Education: Management of Flight Training Evolves

 - February 25, 2013, 10:22 AM

Methods for ensuring pilot competence are high on the list of necessary requirements to improve global pilot training, which has been an industry hot-button issue since the crashes of Continental 3407 and Air France 447. “Graduation from a flight training program does not end a pilot’s learning nor does [earning] a license or rating necessarily demonstrate a pilot’s true level of competence,” said Robert Barnes, president of the International Association of Flight Training Professionals (IAFTP).

In a paper titled “Managing the Pilot Training Process To Help Ensure Pilot Competence,” delivered at the ASEAN Aviation Training & Education Summit in Jakarta, Indonesia, last month, Barnes explained how a training management system created by Talon Systems and the IAFTP is being used to ensure basic pilot competence at the Saudi Aviation Flight Academy (SAFA). The academy is using a training management system to ensure both the quality and effectiveness of its training program. SAFA is also issuing the IAFTP eCV–essentially an electronic resumé–that securely tracks and verifies each graduate’s personal flying career.

Barnes explained that while management of flight training is not new, “the effective daily management of a pilot training program requires constant monitoring and decision-making based on accurate and current information. It requires an in-depth knowledge of students, instructors, aircraft, availabilities, regulations, course syllabus and many other factors and elements comprising the flight training domain. The challenge of ensuring the efficient graduation of competent pilots is far beyond the capability of any paper-based system.”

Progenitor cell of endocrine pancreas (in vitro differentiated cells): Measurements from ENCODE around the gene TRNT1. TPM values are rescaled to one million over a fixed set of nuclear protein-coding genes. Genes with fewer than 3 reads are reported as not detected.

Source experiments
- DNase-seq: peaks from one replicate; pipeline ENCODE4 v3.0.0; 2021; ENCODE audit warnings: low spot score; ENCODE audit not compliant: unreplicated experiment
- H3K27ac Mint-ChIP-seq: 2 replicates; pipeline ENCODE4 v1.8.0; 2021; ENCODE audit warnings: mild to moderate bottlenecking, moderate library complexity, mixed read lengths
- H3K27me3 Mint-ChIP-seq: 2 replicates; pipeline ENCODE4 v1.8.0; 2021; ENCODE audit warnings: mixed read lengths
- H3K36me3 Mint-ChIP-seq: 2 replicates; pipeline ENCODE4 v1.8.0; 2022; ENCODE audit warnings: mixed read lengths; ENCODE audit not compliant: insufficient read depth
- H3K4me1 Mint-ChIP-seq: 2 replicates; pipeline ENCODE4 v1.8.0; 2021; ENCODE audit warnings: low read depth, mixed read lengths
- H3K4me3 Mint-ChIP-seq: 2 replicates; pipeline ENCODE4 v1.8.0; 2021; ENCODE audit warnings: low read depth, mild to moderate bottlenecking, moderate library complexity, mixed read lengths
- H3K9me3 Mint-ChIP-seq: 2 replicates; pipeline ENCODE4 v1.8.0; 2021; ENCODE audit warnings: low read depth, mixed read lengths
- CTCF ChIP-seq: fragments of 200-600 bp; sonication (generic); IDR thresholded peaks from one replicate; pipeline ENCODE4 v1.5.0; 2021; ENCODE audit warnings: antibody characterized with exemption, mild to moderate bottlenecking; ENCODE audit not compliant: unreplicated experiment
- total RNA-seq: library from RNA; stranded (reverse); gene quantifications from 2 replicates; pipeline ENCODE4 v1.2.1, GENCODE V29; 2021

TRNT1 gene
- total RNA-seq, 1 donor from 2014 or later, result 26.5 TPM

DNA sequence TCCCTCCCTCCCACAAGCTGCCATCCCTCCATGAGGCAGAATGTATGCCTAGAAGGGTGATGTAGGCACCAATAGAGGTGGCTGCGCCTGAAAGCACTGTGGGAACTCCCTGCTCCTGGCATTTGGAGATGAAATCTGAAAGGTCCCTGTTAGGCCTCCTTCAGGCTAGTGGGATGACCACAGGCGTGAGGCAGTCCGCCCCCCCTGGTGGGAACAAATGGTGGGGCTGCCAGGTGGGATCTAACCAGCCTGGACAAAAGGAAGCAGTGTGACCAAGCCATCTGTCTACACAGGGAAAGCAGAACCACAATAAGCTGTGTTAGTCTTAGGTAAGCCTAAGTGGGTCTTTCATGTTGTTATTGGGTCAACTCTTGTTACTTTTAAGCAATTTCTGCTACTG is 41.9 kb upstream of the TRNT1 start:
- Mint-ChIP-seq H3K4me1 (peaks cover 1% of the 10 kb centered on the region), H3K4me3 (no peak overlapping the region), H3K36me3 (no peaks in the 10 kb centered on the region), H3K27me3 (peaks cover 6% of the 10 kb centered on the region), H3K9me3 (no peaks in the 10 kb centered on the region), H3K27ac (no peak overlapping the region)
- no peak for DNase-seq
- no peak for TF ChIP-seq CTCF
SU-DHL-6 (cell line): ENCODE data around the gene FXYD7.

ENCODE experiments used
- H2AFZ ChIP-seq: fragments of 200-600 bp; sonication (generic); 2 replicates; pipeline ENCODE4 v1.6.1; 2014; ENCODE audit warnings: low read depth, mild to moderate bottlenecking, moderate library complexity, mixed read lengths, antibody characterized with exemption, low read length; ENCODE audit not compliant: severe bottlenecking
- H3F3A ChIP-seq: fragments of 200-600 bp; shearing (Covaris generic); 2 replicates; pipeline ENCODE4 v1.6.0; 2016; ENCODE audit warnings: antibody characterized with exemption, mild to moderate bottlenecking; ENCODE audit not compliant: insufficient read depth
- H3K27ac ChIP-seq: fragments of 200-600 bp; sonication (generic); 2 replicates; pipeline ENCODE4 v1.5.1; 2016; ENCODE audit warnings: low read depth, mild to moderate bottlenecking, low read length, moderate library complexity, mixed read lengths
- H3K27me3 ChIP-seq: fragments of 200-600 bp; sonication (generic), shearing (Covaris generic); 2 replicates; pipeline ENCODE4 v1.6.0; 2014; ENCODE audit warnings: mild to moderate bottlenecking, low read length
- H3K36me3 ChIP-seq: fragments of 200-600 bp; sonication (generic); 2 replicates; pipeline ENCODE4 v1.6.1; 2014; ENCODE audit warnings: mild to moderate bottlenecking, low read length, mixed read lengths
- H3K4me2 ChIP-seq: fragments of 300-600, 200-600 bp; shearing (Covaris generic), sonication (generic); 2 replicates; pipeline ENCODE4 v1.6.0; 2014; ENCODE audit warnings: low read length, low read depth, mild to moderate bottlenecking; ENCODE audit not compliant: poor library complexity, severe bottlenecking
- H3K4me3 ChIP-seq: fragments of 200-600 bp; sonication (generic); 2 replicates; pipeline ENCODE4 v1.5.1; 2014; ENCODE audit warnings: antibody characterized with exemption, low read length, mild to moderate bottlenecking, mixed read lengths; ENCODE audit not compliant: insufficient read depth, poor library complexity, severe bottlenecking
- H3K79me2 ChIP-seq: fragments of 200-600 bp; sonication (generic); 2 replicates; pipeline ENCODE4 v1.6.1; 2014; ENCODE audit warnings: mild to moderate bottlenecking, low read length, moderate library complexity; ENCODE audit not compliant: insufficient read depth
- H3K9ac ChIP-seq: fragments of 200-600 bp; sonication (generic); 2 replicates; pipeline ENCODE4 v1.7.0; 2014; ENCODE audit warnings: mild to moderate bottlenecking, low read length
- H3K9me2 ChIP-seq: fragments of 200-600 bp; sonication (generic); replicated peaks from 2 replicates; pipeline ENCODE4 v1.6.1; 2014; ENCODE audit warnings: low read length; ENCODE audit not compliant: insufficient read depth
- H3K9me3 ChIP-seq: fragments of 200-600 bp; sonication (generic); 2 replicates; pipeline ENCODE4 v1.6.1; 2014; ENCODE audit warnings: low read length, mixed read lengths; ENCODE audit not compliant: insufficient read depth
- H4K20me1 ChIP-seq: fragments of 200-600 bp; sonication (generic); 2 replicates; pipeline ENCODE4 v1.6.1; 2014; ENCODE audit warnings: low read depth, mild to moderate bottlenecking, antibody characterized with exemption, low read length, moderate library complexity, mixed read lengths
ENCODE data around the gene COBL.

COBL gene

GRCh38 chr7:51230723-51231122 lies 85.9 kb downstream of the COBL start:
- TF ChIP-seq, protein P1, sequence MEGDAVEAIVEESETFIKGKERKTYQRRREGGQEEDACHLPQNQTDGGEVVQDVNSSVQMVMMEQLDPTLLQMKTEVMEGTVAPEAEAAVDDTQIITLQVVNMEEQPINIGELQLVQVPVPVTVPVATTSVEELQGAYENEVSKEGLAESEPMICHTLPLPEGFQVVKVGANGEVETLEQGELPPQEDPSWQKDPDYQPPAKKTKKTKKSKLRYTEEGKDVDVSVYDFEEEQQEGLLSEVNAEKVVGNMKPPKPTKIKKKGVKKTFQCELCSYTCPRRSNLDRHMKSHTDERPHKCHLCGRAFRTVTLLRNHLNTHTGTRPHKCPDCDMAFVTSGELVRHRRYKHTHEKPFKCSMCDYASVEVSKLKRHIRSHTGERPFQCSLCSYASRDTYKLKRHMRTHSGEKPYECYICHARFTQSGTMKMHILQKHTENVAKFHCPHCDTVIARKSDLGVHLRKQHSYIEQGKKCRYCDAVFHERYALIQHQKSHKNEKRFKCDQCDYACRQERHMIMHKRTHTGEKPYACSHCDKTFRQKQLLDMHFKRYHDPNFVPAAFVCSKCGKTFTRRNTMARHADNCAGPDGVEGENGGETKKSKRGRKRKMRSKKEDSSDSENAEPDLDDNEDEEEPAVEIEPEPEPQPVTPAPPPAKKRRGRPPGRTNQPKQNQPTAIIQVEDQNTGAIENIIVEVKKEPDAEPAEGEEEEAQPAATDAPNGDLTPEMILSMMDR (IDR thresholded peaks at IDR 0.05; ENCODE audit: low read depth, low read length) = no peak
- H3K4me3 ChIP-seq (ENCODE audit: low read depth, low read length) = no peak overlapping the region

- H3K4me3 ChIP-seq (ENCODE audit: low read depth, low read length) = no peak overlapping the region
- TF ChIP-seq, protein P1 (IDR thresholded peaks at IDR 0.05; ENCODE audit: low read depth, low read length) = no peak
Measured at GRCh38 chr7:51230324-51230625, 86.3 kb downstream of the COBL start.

As an Aviation Safety Inspector, I concur that the quality of the finished product (pilot) has remained at an extremely low level for the past 20 years. In industry, I was fortunate enough to have trained more than 5000 hours in many types of airplanes and helicopters. When I would get a new student that was seeking a higher rating on his certificate, it seemed like most needed to learn the basics of airmanship all over again. There are many misconceptions that are taught in the most important time of a pilots training. Correcting these misconceptions are paramount to the development of higher task loads and aeronautical decision making. I put emphasis on this with every instructor applicant that I test. The CFI has the responsibility to ensure quality in the product they sell. Let's all work together to provide the best instruction to pilots and continue to maintain the safest aeronautical system on the planet. MDH